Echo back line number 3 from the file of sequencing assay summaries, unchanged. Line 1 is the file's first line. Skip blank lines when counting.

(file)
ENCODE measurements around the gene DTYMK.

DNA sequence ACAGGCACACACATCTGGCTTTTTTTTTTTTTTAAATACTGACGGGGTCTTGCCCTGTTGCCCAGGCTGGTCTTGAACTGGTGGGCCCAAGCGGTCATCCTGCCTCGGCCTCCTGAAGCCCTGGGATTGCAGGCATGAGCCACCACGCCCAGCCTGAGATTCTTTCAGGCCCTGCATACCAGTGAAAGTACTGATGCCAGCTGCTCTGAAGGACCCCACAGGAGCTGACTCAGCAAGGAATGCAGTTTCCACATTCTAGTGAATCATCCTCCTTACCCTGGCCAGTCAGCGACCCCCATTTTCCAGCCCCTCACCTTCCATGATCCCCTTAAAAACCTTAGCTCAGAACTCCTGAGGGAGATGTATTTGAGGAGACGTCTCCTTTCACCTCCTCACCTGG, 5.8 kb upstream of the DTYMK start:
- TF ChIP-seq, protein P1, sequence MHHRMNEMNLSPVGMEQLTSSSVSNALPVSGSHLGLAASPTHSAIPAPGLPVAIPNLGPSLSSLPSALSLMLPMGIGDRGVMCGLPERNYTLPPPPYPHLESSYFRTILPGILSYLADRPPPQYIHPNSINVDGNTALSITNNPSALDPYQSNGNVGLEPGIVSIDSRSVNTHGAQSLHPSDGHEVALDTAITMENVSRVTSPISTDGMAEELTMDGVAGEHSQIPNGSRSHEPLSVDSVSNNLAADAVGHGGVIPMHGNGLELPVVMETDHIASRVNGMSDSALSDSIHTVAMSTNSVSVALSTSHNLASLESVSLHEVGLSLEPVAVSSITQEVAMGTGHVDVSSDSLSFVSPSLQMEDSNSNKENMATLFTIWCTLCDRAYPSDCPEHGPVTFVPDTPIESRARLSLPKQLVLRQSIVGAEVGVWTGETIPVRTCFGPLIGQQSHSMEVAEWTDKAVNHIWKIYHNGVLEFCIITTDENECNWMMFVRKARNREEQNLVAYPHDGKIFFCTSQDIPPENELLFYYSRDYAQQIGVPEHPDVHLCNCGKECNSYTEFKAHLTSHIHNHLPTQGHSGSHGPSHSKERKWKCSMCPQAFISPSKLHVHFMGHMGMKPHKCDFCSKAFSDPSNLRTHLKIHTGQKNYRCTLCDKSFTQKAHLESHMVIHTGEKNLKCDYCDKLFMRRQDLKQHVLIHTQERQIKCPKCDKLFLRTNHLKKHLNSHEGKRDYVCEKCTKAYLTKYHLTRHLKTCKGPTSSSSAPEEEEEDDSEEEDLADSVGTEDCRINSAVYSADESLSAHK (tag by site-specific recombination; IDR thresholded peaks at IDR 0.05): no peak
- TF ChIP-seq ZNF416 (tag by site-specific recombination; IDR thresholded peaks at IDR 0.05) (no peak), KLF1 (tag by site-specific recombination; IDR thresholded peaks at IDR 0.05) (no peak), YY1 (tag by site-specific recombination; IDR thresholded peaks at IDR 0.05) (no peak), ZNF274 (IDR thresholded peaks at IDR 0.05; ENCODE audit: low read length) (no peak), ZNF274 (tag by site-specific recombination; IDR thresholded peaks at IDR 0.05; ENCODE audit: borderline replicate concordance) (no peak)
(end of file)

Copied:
- TF ChIP-seq, protein P1, sequence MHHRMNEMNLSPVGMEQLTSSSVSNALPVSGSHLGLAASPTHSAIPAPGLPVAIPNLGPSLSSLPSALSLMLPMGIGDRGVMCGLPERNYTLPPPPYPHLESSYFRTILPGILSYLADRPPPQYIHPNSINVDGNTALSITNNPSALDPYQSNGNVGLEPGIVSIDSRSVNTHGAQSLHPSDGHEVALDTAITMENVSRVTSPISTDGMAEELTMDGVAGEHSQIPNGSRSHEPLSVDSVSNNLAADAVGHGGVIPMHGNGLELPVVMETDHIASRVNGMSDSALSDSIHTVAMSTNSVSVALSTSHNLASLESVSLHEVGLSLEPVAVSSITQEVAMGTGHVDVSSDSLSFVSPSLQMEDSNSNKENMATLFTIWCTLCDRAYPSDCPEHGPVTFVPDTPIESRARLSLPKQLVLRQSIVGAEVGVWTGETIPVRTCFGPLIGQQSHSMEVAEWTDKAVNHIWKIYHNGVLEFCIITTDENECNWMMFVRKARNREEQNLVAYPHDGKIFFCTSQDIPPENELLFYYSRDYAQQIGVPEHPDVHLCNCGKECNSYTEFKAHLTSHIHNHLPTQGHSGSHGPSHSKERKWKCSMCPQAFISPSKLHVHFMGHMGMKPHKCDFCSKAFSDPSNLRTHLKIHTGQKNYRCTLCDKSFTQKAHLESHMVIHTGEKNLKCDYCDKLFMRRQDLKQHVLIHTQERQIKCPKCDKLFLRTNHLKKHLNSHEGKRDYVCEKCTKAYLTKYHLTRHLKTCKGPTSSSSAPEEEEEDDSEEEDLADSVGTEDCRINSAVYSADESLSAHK (tag by site-specific recombination; IDR thresholded peaks at IDR 0.05): no peak